By Ron Wilson, director of the Huck Boyd National Institute for Rural Development at Kansas State University
An eight foot tall tomato plant? It sounds like a gardener’s dream, but one innovative young rural Kansas couple is making it become reality using a gardening technique known as hydroponics.
Samuel and MaryAnn Beachy are the founders and owners of Beachy’s Flowers and Produce. They were living in Kentucky and then moved to Kansas to be closer to MaryAnn’s parents in Lyndon.
Samuel was operating a locker plant in Osage City until he sold that business. The Beachys’ church was looking to expand in the Wamego and Manhattan area, and Samuel wanted to pursue a new enterprise there.
“I’ve always been intrigued with growing things,” Samuel said. “I loved to grow things in the garden.”
As he and MaryAnn considered a move, they thought about the type of produce operation that could work best in northeast Kansas and decided to try an indoor, hydroponic system. “He did a lot of studying,” MaryAnn said.
As the Beachys prepared to relocate, they told the realtor they were looking for a location that was served by natural gas and was next to a major highway. The realtor identified just one location. It was the first place the Beachys looked at, and they bought it. “This was a Godsend,” Samuel said.
The location was next to Highway 24 east of Manhattan. It already had a house with a large shop. The Beachys built a state-of-the-art polycarbonate truss-style greenhouse that connected to the shop. It is fully hydroponic, so the plants are raised in recycled water with the precise nutrients needed.
Beachy’s Flowers and Produce opened on November 30, 2022. For now, the flowers are coming from Council Grove, but the produce is homegrown and booming.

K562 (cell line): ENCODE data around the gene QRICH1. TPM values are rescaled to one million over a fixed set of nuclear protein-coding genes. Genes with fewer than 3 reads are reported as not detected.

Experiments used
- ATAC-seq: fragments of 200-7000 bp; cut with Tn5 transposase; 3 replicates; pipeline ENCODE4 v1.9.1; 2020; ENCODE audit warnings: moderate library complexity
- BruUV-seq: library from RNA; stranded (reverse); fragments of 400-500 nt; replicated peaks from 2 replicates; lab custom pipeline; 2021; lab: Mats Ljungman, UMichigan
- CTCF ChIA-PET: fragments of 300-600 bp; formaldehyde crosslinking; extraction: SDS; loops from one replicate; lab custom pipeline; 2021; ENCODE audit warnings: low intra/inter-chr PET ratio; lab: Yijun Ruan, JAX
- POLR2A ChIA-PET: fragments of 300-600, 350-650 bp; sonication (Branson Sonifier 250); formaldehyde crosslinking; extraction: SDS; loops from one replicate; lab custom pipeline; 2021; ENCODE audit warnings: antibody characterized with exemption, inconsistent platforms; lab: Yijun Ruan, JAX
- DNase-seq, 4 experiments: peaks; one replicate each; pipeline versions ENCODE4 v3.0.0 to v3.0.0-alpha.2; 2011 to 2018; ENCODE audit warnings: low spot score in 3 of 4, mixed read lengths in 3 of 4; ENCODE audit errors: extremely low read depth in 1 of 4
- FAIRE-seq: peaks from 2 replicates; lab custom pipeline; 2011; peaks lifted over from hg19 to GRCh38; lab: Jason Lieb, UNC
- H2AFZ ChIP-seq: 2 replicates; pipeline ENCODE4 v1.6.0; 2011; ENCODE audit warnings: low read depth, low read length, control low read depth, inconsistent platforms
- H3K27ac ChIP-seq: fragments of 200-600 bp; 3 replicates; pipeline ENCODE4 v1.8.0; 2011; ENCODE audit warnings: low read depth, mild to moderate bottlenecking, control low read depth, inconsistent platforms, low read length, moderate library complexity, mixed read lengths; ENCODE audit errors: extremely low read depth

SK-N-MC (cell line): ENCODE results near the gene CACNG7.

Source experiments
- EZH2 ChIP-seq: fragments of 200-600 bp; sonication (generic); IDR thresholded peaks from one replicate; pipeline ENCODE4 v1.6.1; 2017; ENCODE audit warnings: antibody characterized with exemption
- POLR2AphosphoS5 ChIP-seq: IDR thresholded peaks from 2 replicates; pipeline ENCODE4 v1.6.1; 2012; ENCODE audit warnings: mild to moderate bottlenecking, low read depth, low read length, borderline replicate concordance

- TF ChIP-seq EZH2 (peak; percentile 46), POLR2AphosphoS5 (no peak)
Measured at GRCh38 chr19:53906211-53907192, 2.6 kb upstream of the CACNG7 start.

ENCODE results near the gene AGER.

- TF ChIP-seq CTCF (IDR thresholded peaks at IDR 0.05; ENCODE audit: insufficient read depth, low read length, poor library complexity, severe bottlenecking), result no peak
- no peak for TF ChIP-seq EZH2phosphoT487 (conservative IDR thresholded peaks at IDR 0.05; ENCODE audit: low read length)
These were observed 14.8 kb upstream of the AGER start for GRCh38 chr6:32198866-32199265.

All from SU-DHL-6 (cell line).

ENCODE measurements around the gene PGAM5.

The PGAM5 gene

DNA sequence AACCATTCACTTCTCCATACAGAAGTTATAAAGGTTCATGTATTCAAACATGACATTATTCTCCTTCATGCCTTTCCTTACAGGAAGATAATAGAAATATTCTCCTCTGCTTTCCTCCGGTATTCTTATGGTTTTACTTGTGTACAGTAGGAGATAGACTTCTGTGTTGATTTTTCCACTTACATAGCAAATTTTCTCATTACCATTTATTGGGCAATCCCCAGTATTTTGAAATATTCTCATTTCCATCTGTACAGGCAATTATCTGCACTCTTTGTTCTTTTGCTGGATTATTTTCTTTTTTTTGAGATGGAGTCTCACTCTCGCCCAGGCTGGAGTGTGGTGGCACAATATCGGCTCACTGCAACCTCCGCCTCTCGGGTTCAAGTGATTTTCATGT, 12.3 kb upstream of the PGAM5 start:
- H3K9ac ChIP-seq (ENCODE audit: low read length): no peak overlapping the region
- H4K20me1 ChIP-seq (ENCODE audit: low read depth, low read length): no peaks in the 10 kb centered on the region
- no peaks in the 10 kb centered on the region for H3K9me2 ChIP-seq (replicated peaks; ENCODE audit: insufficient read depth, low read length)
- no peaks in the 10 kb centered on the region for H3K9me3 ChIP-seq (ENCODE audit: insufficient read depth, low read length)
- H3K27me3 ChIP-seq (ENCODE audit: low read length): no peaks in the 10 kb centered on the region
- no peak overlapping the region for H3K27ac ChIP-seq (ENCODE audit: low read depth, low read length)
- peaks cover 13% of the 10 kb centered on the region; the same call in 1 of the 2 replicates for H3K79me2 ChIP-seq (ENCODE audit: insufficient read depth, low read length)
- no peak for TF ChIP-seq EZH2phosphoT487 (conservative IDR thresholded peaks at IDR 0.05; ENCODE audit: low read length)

The Beachys produce tomatoes, lettuce, broccoli, peppers, cauliflower, spring onions, kale, spinach, cilantro and cucumbers. In the future, they plan to also grow carrots, beets, potatoes and strawberries. The climate-controlled greenhouse enables produce to be grown year-round.
“My goal is to provide a place where people can buy produce at the same place that it is grown,” Samuel said. That would definitely seem to shorten the supply chain.
“I want to raise enough that you can make a good salad with what we produce.”
The production process is highly scientific, with probes used to control pH and nutrient levels. No soil is needed. Water is constantly recirculated. A retractable ceiling curtain helps control the climate naturally.
“We can open the curtain to let the sun in, and close it when we want to hold in the warmth,” Samuel said.
Lettuce seedlings, for example, are started under growlights. The rooted seedlings, in peat pellets, are placed in rows of watertight PVC trays through which the water and nutrients are pumped and recirculated. The trays are placed on waist-high metal frames and, with time, moved farther apart to make room for the plants to grow.
“We have to plan ahead,” Samuel said. “We plant 200 seeds per week of lettuce, and harvest in two months.”
The Beachys’ butterhead lettuce, with just a hint of sweetness, is a variety that has proven especially popular.
For tomatoes, the truss ceiling makes it possible to use string to hold up the tops of the plants, enabling them to grow to their full potential. With proper trimming and treatment, these plants can grow eight feet tall and produce extraordinary tomatoes. “Our goal is three-quarter pound tomatoes,” Samuel said.
Their produce is available for sale at grocery stores in Wamego, Westmoreland, and Holton; at Manhattan farmer’s market; and direct from the greenhouse. “I would like to grow the business so that people can come right here for their produce,” Samuel said.
Their location is along Highway 24 northwest of the rural community of St. George, population 1,054 people. Now, that’s rural.
For more information, contact Beachy’s Flowers and Produce at 785-219-1759.
Eight feet tall tomato plants? It sounds like a gardener’s dream, and they’re growing at Beachy’s Flowers and Produce. We commend Samuel and MaryAnn Beachy for making a difference with fantastic produce and innovative production practices.
Seeing their success makes me feel ten feet tall.